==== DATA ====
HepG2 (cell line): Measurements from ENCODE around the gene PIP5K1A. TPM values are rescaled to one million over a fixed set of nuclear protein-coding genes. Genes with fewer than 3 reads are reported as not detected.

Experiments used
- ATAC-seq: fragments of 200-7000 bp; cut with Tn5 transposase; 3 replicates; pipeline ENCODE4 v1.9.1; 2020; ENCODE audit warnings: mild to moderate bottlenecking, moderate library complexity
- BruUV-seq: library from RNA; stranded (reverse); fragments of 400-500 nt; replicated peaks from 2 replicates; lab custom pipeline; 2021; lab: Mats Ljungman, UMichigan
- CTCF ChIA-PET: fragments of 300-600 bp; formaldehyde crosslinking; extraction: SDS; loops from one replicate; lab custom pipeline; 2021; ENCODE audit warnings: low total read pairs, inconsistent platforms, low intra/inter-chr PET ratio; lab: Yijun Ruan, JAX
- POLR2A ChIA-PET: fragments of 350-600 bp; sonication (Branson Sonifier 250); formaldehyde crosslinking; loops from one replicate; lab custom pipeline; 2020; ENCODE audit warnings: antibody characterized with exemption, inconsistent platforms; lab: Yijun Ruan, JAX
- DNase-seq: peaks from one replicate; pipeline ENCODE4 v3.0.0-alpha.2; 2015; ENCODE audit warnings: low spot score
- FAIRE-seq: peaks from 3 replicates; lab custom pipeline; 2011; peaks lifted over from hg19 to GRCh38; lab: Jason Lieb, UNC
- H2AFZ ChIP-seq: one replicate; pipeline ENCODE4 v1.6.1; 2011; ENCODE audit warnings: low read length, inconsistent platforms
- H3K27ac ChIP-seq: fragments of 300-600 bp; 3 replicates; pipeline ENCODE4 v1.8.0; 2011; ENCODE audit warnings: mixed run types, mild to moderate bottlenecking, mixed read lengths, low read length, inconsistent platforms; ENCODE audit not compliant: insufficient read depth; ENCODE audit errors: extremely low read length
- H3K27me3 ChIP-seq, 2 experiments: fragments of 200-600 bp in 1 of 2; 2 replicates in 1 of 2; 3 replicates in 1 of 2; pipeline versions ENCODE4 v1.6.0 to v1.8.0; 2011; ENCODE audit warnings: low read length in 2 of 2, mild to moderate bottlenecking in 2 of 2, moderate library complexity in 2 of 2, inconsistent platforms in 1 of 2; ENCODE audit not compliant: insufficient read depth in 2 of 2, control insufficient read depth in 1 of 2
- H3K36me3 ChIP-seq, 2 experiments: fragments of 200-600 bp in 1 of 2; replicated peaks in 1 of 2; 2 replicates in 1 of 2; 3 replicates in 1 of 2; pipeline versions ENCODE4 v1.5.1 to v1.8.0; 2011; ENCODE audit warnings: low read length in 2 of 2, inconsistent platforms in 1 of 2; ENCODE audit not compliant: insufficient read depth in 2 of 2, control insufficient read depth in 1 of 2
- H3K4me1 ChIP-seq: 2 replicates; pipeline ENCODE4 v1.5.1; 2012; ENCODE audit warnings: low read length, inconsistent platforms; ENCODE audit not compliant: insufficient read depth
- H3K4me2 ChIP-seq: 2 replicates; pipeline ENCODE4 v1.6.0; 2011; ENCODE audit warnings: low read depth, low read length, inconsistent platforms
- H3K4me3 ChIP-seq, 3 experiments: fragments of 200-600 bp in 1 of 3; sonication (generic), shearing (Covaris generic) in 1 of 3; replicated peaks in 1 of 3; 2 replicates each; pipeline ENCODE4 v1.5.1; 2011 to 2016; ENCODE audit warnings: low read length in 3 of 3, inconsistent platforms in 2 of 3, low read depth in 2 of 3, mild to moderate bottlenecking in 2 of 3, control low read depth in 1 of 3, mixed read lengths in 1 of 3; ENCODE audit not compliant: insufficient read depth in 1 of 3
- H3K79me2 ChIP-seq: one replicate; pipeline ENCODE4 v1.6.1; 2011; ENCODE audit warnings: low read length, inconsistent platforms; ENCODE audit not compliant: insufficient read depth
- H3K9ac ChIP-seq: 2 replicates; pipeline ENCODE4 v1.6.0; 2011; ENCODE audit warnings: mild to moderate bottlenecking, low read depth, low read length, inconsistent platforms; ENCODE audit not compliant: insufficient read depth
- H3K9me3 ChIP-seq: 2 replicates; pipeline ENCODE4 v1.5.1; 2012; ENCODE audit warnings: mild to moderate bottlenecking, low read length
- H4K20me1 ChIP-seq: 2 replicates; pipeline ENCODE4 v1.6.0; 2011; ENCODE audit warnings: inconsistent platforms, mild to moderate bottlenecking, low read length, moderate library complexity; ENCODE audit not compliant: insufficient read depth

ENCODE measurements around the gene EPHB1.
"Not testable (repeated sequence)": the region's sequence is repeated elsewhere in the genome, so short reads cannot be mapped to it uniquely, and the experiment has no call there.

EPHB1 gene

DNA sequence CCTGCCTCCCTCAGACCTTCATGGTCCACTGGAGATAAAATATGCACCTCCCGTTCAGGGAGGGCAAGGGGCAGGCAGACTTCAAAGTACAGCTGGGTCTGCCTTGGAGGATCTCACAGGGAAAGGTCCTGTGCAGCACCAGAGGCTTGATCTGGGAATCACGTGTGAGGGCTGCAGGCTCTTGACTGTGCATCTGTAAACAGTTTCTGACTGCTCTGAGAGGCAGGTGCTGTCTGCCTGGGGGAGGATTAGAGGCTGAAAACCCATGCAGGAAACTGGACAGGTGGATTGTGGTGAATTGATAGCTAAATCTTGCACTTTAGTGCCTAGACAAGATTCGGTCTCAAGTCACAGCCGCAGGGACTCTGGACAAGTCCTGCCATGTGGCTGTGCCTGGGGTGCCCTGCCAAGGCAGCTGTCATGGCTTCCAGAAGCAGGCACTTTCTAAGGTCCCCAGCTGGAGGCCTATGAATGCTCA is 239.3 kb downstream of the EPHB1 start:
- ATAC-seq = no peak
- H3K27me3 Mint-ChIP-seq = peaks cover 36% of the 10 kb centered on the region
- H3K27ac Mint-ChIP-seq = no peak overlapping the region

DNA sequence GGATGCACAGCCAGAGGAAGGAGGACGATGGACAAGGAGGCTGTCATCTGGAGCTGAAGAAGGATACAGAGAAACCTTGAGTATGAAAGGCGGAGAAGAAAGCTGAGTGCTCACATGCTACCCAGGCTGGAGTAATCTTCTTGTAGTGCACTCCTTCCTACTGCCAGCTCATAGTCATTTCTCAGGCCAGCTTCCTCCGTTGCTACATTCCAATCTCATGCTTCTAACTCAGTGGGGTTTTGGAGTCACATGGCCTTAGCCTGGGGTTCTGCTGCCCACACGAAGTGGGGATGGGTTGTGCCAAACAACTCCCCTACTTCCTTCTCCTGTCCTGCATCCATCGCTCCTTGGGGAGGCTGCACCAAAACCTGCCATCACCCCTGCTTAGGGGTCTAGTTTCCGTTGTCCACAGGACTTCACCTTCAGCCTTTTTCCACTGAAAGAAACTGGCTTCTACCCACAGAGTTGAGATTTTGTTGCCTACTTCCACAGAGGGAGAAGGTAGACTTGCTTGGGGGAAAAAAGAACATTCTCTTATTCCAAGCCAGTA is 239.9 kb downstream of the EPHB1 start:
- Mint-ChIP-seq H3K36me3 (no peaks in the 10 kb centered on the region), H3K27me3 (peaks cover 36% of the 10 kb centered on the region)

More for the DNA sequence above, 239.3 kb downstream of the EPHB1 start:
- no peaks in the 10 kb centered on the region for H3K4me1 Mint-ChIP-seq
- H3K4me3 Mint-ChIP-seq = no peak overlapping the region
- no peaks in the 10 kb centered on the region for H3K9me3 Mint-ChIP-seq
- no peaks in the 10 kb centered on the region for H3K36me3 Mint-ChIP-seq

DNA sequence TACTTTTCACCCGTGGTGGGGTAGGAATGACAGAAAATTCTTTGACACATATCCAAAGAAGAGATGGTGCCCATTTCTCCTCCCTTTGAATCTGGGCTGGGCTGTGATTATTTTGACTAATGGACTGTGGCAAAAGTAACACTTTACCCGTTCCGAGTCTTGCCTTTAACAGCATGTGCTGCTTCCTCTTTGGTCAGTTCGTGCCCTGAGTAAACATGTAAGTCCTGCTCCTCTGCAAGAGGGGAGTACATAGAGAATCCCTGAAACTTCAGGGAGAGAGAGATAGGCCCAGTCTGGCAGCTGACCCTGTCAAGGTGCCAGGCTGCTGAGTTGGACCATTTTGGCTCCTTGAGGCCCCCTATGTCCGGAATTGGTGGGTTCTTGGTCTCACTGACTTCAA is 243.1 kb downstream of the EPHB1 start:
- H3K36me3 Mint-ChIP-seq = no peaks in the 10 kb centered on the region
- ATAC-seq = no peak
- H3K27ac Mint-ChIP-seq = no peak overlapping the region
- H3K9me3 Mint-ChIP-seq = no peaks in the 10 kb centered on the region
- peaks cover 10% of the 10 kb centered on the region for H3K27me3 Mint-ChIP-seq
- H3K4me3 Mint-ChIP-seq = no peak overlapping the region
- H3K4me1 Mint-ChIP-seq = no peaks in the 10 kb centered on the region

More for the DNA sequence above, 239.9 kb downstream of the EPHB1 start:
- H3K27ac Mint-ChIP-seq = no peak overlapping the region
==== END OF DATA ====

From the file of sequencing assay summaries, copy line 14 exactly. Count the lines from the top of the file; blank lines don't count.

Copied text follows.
- H3K4me2 ChIP-seq: 2 replicates; pipeline ENCODE4 v1.6.0; 2011; ENCODE audit warnings: low read depth, low read length, inconsistent platforms